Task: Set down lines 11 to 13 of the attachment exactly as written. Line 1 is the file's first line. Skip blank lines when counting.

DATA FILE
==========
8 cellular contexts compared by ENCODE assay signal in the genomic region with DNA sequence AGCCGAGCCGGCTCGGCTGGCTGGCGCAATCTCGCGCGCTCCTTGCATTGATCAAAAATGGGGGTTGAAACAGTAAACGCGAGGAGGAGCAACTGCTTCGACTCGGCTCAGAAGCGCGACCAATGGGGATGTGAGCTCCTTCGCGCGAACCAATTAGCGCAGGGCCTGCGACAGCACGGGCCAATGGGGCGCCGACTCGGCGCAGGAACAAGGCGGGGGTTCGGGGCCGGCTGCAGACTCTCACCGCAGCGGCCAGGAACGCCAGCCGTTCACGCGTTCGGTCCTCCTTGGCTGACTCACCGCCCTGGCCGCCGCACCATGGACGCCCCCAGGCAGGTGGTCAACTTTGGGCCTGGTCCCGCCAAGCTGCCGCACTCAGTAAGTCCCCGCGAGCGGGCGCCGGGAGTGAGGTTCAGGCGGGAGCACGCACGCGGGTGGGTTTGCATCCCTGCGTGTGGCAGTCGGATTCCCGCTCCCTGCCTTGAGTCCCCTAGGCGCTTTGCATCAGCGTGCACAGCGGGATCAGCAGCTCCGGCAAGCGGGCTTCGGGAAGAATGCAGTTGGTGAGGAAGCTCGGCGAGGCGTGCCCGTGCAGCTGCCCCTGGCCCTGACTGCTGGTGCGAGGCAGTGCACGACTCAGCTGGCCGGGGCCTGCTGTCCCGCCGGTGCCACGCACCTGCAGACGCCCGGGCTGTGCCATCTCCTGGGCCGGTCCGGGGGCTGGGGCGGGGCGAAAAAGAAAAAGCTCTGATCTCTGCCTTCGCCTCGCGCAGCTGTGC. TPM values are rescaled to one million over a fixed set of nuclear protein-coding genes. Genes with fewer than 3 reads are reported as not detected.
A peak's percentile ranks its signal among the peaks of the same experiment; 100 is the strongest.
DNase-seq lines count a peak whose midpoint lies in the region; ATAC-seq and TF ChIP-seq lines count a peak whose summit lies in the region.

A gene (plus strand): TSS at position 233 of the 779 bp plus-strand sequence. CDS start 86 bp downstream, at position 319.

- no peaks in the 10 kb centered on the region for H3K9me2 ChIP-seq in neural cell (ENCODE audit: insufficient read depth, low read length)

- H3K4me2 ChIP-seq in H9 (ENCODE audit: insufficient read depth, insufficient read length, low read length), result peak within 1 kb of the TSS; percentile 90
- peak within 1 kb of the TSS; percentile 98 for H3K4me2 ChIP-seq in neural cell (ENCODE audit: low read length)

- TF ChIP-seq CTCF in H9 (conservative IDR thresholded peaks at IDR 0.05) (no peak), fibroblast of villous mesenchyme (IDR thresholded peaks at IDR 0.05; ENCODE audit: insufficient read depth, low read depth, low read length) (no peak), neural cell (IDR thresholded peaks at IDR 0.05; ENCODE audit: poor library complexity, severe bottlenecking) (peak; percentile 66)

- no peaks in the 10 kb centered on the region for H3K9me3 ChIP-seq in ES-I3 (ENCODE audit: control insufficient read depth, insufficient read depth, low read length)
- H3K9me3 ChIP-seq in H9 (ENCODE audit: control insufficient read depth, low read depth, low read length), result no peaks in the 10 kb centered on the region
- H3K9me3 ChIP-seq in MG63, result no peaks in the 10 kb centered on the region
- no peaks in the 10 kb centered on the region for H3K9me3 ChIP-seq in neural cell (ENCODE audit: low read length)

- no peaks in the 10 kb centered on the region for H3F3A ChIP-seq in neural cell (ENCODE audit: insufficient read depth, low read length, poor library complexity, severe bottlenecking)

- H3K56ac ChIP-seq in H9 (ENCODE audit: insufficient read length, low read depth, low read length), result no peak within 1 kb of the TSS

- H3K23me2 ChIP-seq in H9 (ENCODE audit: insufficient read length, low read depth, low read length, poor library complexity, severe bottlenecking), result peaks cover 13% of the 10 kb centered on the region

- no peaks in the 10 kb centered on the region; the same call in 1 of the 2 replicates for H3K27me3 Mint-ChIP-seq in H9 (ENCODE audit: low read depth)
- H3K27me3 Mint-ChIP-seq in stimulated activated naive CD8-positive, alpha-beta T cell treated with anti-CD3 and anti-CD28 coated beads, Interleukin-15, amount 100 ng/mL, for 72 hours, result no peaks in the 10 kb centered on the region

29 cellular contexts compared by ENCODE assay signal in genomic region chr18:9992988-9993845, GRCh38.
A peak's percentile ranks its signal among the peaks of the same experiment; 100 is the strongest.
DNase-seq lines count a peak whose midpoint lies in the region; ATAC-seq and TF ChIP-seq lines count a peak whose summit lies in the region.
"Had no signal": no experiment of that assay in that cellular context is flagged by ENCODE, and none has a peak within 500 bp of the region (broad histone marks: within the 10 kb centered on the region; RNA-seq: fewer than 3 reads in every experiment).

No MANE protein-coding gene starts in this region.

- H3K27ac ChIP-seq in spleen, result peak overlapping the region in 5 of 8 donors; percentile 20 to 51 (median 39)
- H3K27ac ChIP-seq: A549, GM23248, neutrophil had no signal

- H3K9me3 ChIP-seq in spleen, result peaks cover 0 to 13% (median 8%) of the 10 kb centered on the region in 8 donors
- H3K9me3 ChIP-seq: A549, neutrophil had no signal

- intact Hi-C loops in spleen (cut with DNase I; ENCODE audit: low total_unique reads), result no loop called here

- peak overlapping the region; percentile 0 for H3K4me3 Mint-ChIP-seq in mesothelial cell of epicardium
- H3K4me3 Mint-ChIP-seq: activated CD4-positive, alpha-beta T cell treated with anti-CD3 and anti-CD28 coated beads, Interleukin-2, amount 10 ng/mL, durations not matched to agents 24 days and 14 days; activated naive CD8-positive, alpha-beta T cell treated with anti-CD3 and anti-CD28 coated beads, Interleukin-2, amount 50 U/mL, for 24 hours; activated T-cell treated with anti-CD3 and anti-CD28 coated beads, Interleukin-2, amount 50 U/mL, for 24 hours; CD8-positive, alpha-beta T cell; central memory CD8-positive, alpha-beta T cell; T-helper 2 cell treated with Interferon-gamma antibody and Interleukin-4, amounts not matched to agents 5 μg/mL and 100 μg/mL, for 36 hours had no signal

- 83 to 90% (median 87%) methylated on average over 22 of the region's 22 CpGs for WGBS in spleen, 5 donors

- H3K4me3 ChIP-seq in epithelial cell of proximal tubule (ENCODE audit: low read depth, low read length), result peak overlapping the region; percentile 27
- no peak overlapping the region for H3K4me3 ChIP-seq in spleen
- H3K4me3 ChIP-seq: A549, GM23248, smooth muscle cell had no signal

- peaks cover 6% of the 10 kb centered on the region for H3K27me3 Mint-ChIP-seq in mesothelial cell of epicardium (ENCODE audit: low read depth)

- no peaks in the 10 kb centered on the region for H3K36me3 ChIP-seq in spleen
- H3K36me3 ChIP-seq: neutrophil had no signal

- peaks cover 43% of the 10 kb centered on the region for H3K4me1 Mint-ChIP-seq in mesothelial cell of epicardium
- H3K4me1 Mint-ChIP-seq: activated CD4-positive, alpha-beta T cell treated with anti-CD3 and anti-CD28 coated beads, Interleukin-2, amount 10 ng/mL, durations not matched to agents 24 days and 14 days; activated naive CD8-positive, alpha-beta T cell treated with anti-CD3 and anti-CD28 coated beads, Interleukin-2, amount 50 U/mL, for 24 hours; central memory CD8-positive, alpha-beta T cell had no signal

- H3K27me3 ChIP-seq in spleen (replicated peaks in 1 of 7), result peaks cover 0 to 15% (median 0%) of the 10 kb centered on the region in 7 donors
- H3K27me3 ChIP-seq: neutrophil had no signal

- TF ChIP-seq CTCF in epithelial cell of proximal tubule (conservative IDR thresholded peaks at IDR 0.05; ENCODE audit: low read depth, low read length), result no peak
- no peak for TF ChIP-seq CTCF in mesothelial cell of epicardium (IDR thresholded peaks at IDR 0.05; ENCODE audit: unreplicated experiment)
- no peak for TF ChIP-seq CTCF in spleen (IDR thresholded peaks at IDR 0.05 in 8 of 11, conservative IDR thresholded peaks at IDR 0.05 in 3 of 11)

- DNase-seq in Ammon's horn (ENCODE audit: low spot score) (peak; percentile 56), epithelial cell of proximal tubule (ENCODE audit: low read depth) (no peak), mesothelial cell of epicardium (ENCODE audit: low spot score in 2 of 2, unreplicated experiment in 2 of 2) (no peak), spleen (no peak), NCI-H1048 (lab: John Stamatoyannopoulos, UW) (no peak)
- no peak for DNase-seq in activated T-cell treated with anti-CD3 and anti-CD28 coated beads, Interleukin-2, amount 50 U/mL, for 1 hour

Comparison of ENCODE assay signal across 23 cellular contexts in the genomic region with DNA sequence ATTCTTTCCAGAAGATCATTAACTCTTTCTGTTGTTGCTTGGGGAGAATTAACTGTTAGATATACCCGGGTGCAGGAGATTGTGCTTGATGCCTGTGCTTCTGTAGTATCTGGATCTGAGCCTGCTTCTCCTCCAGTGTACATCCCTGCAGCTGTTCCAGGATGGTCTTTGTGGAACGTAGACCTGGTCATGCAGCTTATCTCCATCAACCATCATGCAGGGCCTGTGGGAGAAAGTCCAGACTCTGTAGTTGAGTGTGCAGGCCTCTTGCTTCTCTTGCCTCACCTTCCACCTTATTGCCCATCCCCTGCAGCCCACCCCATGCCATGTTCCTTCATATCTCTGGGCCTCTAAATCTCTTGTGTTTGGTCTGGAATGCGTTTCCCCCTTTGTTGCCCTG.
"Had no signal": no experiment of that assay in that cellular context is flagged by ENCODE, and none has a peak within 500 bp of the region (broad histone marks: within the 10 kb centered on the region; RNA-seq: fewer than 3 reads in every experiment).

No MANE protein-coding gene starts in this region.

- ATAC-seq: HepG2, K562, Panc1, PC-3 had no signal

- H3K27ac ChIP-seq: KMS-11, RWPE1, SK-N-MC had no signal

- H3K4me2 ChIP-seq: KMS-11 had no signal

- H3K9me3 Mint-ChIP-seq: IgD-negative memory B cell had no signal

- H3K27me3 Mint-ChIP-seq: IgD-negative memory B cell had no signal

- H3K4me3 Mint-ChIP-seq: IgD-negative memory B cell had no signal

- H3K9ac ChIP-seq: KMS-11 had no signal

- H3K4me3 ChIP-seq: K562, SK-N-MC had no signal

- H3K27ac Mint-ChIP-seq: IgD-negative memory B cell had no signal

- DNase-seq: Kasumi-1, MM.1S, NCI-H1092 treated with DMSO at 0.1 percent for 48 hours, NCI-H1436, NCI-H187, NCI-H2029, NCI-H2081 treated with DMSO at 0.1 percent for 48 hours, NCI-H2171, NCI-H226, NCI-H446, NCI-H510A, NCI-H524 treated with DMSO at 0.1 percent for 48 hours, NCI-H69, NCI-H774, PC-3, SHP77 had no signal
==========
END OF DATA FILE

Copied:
- H3K9me3 ChIP-seq in MG63, result no peaks in the 10 kb centered on the region
- no peaks in the 10 kb centered on the region for H3K9me3 ChIP-seq in neural cell (ENCODE audit: low read length)

- no peaks in the 10 kb centered on the region for H3F3A ChIP-seq in neural cell (ENCODE audit: insufficient read depth, low read length, poor library complexity, severe bottlenecking)